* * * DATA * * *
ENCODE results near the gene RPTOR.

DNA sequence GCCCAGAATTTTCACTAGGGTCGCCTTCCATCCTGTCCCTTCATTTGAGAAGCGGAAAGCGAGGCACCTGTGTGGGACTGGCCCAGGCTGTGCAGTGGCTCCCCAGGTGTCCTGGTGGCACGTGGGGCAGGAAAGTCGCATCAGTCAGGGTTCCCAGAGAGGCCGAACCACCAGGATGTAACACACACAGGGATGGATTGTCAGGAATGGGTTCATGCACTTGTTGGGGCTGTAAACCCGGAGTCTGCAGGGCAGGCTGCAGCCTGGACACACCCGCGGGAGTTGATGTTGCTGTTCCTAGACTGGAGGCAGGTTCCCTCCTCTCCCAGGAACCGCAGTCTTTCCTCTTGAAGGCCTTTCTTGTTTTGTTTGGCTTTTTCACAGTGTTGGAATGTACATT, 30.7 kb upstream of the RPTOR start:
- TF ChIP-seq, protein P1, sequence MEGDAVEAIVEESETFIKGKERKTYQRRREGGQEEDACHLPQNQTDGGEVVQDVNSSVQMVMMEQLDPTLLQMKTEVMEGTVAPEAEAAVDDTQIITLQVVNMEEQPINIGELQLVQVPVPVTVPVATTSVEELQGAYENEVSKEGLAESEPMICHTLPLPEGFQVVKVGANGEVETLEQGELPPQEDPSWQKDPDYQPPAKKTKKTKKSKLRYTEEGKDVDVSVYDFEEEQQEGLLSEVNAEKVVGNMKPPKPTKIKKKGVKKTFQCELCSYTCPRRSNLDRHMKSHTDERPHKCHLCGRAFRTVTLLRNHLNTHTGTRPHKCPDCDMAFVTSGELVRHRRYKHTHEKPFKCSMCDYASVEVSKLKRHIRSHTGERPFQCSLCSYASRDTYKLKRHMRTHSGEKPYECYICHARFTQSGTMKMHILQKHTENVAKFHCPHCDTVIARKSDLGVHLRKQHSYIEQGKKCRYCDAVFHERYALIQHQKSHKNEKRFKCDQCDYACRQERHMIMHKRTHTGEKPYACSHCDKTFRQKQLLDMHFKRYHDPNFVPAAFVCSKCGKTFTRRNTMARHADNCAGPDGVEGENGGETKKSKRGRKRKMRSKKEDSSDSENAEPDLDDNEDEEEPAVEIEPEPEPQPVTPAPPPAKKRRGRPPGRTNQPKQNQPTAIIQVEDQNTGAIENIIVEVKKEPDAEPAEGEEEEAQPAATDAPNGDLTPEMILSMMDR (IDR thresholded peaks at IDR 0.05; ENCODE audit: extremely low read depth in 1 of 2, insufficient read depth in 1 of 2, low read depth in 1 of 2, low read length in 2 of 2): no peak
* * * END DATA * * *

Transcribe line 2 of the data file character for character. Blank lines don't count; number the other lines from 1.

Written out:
DNA sequence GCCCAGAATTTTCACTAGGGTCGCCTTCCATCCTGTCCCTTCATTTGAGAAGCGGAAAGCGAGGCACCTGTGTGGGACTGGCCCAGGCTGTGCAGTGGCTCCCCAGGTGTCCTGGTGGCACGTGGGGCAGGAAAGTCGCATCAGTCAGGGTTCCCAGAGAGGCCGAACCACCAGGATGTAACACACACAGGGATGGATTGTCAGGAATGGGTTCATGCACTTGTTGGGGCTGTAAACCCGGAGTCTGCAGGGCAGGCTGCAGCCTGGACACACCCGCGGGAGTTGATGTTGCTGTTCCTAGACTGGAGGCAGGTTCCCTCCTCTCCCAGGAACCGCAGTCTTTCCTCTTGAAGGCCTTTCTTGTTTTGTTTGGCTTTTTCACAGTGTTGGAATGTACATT, 30.7 kb upstream of the RPTOR start: